The hour or two before bedtime is often the most important factor that determines sleep quality. Routines help prepare the mind and body for a night of relaxing sleep. A good daily bedtime routine may help trigger metabolic processes that lead to a quick drift into dreamland and a longer sleep period. Recent studies show that a sleep routine consistently improves patients' outcomes in a clinical setting, which may mean that it has equal potential as an at-home sleep aid — and it doesn't require reading a label for possible side effects.
As parents, we quickly learn that children behave best when they have structure in their lives. Pre-bedtime activities — reading a story, brushing teeth and taking a bath — all help your child slow down from the day's events and get them ready to sleep.
As adults, we're not much different from children. We need time to unwind, clear our minds and prepare for sleep. Follow these tips to create a customized bedtime routine of your own.
One of the best ways to help manage sleep problems is establishing and sticking to a sleep schedule. Circadian rhythms in your body determine when certain processes occur. For example, melatonin, the hormone responsible for making you feel tired, is produced in the evening, when there is no more daylight to stimulate the brain into wakefulness. When morning arrives, increasing amounts of light trigger the body into wakefulness regardless of the number of hours spent sleeping.
Disruptions to the circadian rhythm have been linked to various negative health effects, and it's unfortunately easy to disrupt this delicate system. Throughout the day, your body temperature tends to fluctuate along with your feelings of wakefulness and tiredness. These fluctuations are linked to your circadian rhythm, and sudden changes to your sleep schedule can confuse your body about when to release different hormones.
By implementing a consistent schedule, you help your body stay on track and avoid unnecessary shocks. Start your bedtime routine at the same time each day for maximum effectiveness. When sleep happens on a regular schedule, it's often easier to fall asleep, and you're more likely to stay asleep for long enough to feel well-rested in the morning.
If you can't always go to sleep at the same time or you have sleep disorders related to nighttime shift work, there are ways to mitigate the problem. You may need to work with a sleep doctor to learn how to adapt your schedule to your body's rhythms.
Much like when talking about physical hygiene, there are some common themes when discussing hygiene and sleep. Some of the most important guidelines include:
Caffeine can remain in the bloodstream for many hours. Taking caffeine entirely out of your diet is often a first step in improving sleep and turning a daily bedtime routine into the start of an uninterrupted night.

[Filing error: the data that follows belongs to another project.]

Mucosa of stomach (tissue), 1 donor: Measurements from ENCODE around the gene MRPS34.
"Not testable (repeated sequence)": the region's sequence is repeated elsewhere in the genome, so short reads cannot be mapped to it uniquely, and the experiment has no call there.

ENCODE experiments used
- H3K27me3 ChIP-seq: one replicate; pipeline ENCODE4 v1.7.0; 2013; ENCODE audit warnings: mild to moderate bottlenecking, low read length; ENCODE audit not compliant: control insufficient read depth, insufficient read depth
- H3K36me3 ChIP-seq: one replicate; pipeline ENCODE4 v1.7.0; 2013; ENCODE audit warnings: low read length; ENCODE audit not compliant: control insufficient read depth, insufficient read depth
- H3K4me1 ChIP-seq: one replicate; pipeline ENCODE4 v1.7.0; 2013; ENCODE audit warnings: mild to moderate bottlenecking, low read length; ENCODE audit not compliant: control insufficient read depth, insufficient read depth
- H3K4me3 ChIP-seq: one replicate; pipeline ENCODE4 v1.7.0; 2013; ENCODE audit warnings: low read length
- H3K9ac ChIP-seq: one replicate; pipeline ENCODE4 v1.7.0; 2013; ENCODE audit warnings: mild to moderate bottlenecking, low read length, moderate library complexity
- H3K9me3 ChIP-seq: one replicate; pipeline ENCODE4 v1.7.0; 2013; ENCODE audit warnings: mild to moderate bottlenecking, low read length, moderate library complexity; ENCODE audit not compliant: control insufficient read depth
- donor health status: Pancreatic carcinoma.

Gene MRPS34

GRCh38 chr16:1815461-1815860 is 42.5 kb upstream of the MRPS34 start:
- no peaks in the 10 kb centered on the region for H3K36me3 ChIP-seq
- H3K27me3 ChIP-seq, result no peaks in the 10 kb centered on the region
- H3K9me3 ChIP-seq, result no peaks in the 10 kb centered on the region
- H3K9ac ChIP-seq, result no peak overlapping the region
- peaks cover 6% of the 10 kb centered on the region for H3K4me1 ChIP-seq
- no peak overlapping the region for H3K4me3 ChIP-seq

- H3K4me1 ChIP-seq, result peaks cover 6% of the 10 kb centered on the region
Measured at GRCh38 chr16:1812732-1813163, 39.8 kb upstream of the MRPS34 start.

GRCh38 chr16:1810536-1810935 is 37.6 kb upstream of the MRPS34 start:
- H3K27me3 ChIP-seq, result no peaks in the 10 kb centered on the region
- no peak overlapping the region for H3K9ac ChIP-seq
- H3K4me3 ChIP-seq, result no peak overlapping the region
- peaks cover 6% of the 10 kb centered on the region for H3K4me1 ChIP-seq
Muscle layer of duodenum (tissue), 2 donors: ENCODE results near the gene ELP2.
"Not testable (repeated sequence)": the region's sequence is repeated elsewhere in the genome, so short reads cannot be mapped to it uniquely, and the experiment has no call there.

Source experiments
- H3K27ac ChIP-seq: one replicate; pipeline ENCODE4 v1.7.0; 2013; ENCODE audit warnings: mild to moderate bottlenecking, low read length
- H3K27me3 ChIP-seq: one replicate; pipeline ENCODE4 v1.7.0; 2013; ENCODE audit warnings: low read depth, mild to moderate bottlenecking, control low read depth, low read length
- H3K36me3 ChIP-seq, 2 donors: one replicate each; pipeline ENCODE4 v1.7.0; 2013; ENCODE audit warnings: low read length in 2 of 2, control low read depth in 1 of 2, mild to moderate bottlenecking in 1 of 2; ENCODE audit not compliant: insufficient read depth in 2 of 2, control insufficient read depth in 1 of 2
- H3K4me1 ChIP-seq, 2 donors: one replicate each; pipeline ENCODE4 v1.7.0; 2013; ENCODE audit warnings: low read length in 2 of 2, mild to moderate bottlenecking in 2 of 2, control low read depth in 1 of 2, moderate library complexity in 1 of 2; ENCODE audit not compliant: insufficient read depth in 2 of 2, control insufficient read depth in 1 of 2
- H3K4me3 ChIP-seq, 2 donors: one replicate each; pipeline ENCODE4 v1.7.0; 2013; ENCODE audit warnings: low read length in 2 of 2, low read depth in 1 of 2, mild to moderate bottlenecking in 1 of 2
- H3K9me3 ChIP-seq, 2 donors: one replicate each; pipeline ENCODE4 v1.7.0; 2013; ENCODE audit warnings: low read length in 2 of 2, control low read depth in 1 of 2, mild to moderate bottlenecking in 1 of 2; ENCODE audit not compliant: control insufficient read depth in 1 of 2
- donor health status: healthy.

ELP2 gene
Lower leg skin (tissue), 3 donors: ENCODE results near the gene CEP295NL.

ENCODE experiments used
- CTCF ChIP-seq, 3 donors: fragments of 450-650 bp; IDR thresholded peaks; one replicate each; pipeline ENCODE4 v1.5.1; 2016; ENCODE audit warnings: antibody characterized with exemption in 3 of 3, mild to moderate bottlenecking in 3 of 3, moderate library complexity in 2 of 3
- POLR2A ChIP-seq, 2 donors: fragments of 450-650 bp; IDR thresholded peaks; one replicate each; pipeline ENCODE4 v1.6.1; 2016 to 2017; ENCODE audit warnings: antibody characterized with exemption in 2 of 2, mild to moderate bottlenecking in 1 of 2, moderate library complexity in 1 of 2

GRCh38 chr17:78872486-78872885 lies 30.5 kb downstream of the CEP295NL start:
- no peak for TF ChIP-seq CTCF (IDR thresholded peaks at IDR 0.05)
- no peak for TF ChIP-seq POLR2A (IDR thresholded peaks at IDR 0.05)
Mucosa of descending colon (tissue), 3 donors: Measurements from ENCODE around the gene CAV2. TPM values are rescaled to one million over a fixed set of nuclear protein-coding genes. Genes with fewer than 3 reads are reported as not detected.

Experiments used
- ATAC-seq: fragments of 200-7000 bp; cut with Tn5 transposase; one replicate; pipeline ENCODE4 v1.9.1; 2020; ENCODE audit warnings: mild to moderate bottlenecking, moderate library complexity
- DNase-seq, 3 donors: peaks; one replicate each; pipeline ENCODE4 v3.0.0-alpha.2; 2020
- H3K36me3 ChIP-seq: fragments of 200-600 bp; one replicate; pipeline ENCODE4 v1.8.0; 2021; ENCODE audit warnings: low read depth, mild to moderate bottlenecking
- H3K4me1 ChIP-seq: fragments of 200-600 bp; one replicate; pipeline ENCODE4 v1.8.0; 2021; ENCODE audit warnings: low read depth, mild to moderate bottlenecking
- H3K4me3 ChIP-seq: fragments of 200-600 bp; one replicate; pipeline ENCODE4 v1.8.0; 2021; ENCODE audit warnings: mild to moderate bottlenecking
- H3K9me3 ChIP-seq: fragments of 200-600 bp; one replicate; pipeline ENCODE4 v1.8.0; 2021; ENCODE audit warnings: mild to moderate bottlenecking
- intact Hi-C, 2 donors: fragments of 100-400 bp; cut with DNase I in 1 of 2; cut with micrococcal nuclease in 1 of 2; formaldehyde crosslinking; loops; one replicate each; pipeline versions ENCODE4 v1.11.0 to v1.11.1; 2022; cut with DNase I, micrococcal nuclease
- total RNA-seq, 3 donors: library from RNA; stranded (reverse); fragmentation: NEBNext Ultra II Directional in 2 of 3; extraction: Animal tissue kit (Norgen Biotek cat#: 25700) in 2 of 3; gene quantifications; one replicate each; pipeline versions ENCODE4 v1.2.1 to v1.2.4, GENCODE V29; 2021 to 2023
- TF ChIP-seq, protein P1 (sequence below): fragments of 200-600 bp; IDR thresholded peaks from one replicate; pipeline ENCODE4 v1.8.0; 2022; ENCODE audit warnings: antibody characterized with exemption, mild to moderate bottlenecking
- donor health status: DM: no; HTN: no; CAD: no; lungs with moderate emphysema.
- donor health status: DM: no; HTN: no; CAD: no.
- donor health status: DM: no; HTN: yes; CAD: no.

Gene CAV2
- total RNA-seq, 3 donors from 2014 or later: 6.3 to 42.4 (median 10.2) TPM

Nicotine is another stimulant that can wake you up and set your heart to pounding. A cigarette before bed can increase your heart rate, leaving you feeling wide awake. Quitting smoking is one of the best things you can do for your overall health, and that includes improving your sleep routines.
Studies show that exercise can be a solid choice for first-line treatment of insomnia. When falling asleep is a challenge, a short but intense workout may help make you feel tired and help you fall asleep. Exercise is free, available to all and something your doctor is likely to recommend for general health and better sleep. Even those diagnosed with chronic sleep conditions such as sleep apnea may see improvements to their condition with the addition of regular exercise to their lives.
In the late afternoon, as the sun starts to go down, you may feel your energy levels drop and start thinking about a quick nap to help wake up. If you have trouble sleeping through the night, a nap might not be the best choice. Falling asleep for a few minutes can lead to an extended period of napping, which may then inhibit sleep when it's time for bed. Try to avoid napping whenever possible, and if you do need to take one, aim for early afternoon and keep it short.
Insomnia and other sleep disorders are linked to a wide array of health conditions, such as heart disease, type 2 diabetes, depression, and high blood pressure. Bad sleep quality translates to poor health in the long term. If you have trouble falling asleep, staying asleep, or waking up still feeling tired, talk to your doctor. There may be a physical cause impacting your sleep quality, and it's a good idea to rule out any treatable conditions as the first step to better sleep.
© 2021 American Sleep Association.